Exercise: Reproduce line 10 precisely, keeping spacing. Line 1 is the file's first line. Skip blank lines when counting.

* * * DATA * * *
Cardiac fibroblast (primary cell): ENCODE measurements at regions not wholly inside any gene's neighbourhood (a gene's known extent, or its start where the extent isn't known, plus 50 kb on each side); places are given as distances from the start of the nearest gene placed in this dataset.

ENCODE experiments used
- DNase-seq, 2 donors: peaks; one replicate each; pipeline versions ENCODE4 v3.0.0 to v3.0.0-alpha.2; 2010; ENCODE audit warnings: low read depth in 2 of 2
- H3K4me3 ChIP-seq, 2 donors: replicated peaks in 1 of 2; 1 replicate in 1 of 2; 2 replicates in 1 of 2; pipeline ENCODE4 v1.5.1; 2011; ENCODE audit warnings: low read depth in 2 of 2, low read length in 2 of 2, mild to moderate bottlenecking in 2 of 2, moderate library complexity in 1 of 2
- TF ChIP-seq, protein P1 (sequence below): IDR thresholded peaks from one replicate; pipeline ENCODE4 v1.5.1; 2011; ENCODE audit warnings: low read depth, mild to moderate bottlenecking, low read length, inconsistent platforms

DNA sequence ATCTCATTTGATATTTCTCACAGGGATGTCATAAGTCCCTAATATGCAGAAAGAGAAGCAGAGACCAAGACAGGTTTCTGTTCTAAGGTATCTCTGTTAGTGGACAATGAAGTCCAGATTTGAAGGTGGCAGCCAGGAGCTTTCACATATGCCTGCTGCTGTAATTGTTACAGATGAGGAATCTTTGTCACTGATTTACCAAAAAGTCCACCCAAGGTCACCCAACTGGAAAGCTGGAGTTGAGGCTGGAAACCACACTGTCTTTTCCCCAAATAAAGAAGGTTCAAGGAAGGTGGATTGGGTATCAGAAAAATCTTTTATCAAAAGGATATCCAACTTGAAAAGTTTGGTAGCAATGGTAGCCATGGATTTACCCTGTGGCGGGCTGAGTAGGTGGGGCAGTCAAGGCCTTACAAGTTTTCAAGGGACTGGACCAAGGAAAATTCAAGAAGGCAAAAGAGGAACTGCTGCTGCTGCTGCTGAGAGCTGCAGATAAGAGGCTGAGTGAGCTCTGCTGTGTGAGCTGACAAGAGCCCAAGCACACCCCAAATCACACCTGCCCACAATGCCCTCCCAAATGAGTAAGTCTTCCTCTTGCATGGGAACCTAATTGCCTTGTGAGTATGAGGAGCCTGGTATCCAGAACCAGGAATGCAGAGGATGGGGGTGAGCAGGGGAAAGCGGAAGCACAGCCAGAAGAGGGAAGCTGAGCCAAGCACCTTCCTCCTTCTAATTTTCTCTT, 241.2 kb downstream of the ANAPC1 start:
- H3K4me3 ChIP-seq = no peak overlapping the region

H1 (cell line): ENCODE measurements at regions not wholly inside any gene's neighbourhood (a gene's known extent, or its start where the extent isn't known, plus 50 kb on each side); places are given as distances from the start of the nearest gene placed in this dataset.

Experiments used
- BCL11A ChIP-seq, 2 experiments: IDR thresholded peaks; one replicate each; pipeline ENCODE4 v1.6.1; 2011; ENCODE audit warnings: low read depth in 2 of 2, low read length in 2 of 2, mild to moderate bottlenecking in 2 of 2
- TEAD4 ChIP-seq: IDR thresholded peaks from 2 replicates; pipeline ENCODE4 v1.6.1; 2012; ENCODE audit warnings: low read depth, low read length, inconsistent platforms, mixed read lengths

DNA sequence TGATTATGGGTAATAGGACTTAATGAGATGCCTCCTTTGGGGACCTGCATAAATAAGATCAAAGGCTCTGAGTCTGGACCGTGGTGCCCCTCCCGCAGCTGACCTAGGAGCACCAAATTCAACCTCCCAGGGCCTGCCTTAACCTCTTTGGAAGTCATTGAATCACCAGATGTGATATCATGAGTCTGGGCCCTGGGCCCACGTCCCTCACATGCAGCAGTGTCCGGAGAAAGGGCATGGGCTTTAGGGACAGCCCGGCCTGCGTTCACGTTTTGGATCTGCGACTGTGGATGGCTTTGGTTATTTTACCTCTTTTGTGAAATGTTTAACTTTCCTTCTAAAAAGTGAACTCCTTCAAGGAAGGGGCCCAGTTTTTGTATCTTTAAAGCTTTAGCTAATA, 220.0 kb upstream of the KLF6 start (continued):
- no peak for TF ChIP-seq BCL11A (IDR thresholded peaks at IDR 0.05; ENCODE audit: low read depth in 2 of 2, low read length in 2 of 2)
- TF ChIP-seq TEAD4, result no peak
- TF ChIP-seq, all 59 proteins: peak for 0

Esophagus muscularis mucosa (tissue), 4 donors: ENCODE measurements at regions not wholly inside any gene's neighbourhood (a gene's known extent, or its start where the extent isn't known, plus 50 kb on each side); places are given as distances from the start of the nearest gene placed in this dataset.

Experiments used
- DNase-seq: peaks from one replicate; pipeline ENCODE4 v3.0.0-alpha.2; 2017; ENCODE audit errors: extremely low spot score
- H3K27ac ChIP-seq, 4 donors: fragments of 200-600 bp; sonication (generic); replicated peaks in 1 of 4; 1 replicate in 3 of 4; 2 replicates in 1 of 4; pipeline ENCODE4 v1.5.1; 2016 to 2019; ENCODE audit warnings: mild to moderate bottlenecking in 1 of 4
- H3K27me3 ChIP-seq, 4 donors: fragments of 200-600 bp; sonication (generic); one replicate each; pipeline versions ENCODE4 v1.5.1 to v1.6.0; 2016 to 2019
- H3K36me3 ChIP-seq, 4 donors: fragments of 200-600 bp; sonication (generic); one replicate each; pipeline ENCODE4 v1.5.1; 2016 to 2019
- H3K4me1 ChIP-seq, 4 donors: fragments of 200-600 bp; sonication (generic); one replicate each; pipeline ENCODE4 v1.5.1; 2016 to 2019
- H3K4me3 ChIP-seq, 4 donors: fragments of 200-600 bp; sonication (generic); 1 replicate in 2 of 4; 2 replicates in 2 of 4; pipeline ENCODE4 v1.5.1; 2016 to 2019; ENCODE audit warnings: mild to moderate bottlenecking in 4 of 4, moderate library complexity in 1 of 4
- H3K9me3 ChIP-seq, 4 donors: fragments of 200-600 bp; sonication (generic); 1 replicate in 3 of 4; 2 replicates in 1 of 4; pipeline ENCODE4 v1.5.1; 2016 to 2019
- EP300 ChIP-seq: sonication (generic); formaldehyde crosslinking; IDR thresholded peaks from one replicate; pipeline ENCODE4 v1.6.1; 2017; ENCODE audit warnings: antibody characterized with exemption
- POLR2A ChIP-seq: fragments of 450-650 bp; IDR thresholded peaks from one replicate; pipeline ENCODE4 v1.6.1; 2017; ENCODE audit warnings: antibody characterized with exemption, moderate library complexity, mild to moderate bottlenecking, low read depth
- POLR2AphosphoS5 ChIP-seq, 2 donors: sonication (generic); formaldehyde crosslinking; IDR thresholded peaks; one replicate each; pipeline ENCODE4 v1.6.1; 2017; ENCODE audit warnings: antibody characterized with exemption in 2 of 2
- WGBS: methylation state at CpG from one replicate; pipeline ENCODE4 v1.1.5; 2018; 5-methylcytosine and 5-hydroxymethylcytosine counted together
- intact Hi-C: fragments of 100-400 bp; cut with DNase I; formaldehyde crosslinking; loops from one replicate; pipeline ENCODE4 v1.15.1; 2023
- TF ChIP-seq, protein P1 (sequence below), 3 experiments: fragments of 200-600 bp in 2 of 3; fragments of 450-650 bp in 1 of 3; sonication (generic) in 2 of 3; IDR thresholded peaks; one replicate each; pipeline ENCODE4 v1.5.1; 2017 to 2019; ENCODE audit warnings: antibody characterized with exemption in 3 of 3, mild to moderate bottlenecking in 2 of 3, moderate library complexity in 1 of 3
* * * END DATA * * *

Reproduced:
- BCL11A ChIP-seq, 2 experiments: IDR thresholded peaks; one replicate each; pipeline ENCODE4 v1.6.1; 2011; ENCODE audit warnings: low read depth in 2 of 2, low read length in 2 of 2, mild to moderate bottlenecking in 2 of 2